The U.S. Fish and Wildlife Service has denied petitions to restore protections for gray wolves, according to a recent article by Montana Free Press. The agency found that the number and distribution of gray wolves, paired with the population’s genetic diversity, indicate that wolves are not facing extinction.
This decision will allow Wyoming, Idaho, and Montana to continue their widespread killing of these intelligent, family-oriented native animals. Wildlife advocates argue that the gray wolf population is still vulnerable and that state management plans aiming to aggressively reduce wolf populations threaten the recovery of gray wolves.
Advocacy groups like the Center for Biological Diversity have been calling for wolves to be relisted under the Endangered Species Act due to aggressive hunting policies in states like Idaho and Montana. In 2021, Idaho passed a law that could allow 90% of the state’s 1,500 wolves to be killed. Montana also passed laws to significantly expand wolf hunting and trapping opportunities.
Critics say these liberal hunting policies are not based on science and put wolf populations at risk. They argue the species needs federal protections to prevent states from dramatically reducing wolf numbers. Defenders of Wildlife, another advocacy group, said the USFWS decision ignores the ongoing threats wolves face from hostile state policies.
Montana Fish, Wildlife and Parks has released a draft plan to guide its management of wolves, which is open to public comment through December 19th. The Montana Gray Wolf Conservation and Management Plan seeks to replace the 20-year-old document that has guided Montana’s approach to managing wolves since Congress removed them from the Endangered Species Act in 2011.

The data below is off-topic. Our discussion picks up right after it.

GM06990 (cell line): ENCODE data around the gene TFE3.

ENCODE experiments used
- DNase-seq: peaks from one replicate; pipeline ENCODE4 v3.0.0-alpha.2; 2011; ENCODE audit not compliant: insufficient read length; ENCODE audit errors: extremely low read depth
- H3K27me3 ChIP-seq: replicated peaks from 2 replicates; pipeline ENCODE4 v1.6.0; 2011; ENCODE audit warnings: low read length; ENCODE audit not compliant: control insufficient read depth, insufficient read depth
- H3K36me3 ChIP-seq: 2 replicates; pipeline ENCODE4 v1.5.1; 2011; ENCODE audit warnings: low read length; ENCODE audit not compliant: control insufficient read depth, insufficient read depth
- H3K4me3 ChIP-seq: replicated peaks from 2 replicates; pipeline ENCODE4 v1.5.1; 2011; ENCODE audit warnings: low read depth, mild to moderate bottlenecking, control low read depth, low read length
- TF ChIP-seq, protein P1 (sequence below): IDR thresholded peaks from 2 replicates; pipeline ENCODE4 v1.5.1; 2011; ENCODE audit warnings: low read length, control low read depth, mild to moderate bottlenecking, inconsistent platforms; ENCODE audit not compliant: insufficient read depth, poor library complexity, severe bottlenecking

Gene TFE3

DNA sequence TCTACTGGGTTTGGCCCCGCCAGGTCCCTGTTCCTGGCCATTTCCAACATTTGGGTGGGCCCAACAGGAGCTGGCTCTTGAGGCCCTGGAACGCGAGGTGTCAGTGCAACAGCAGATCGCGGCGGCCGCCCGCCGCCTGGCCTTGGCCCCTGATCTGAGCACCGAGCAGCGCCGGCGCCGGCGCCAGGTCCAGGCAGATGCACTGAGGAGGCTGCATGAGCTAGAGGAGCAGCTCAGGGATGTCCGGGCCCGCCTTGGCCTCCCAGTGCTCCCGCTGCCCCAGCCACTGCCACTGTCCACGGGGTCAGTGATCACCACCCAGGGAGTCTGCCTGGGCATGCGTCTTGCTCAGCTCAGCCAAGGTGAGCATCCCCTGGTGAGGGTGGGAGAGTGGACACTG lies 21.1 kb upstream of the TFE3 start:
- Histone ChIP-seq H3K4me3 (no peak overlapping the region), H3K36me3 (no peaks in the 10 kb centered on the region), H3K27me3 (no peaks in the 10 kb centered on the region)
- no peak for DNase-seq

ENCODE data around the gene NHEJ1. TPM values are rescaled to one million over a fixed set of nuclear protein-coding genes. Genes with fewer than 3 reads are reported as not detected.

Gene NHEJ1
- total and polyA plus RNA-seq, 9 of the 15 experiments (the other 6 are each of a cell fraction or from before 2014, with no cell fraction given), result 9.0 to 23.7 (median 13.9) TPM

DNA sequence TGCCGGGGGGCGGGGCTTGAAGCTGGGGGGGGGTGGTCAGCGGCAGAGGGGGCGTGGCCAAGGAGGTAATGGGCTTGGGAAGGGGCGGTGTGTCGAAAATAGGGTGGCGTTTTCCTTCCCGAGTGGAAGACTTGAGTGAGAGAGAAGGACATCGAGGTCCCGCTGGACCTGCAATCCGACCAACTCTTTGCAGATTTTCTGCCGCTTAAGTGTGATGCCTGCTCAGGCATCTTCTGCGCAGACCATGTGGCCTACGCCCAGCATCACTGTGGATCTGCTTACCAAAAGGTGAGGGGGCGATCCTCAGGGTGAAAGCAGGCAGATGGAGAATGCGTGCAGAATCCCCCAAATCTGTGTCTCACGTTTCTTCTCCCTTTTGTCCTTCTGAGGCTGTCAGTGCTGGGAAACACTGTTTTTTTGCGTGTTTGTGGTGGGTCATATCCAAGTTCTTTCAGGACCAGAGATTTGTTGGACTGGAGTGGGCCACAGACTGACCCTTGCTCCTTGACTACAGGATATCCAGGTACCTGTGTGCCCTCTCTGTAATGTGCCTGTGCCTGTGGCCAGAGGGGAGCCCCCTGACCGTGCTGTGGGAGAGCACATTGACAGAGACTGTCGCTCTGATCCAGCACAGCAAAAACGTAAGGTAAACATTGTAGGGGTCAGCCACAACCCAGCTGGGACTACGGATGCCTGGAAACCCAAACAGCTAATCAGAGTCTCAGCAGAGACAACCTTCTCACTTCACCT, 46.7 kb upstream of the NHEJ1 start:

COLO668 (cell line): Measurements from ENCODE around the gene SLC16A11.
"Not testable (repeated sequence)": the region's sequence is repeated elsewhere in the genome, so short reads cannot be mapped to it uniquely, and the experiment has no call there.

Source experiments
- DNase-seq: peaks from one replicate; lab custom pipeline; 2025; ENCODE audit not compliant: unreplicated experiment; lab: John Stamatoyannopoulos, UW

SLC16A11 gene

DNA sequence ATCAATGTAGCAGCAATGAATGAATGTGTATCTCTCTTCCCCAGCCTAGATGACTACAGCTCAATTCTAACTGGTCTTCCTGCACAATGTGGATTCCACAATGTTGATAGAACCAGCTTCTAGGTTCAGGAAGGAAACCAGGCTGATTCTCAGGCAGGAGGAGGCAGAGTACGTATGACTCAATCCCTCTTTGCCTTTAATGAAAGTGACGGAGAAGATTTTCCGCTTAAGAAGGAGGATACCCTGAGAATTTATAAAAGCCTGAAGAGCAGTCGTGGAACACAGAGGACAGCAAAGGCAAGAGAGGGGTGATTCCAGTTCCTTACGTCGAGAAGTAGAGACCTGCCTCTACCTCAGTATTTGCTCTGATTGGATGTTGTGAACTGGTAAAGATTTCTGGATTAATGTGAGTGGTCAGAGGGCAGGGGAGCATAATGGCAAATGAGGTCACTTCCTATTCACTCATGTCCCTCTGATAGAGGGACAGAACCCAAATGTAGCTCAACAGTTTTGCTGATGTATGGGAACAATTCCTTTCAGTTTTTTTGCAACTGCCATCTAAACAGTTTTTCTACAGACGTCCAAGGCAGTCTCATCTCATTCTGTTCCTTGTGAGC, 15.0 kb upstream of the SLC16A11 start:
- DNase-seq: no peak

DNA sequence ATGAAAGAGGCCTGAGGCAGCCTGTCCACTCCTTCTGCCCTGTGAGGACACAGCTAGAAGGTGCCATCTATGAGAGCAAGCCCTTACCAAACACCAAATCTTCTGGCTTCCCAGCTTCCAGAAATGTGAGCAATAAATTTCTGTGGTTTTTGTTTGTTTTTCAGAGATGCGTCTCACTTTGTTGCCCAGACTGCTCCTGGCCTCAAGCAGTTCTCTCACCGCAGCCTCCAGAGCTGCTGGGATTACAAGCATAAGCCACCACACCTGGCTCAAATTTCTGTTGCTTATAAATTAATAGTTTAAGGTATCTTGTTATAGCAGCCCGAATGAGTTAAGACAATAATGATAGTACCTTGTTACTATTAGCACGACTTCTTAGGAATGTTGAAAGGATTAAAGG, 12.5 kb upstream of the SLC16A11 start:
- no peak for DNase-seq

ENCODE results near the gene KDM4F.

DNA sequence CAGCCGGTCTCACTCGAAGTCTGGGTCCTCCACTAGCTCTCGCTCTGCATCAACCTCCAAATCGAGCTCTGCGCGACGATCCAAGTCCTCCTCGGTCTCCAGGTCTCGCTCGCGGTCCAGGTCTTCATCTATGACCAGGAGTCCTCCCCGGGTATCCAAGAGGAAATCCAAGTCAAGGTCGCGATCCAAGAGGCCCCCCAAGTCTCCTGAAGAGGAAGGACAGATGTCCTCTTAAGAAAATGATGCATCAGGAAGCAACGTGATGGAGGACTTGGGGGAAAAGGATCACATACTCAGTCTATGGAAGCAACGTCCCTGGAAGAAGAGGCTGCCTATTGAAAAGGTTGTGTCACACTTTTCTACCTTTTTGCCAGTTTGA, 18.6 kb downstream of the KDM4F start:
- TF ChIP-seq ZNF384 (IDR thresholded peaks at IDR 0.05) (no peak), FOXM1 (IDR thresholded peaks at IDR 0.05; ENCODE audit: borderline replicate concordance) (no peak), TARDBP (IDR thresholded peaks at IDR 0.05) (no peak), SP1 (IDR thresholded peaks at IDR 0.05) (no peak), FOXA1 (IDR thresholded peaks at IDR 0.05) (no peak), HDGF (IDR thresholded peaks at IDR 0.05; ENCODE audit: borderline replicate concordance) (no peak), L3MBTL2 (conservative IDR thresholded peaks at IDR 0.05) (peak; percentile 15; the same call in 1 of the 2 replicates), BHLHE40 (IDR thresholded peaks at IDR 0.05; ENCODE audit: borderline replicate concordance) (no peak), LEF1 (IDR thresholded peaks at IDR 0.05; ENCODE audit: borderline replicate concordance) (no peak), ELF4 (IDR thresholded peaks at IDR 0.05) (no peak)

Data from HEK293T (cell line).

The proposal has implications for a lawsuit over state lawmakers’ attempts to reduce wolf numbers. In September 2021, the USFWS found “substantial information that potential increases in human-caused mortality may pose a threat to the gray wolf in the western U.S.” and that “new regulatory mechanisms in Idaho and Montana may be inadequate to address this threat.”
The decision comes after the agency announced in 2020 that it found sufficient merit in petitions seeking the relisting of wolves to warrant further review. However, the USFWS has now denied these petitions, citing evidence that wolves are not facing extinction. This decision continues to face criticism from wildlife advocates concerned about the long-term viability of gray wolf populations.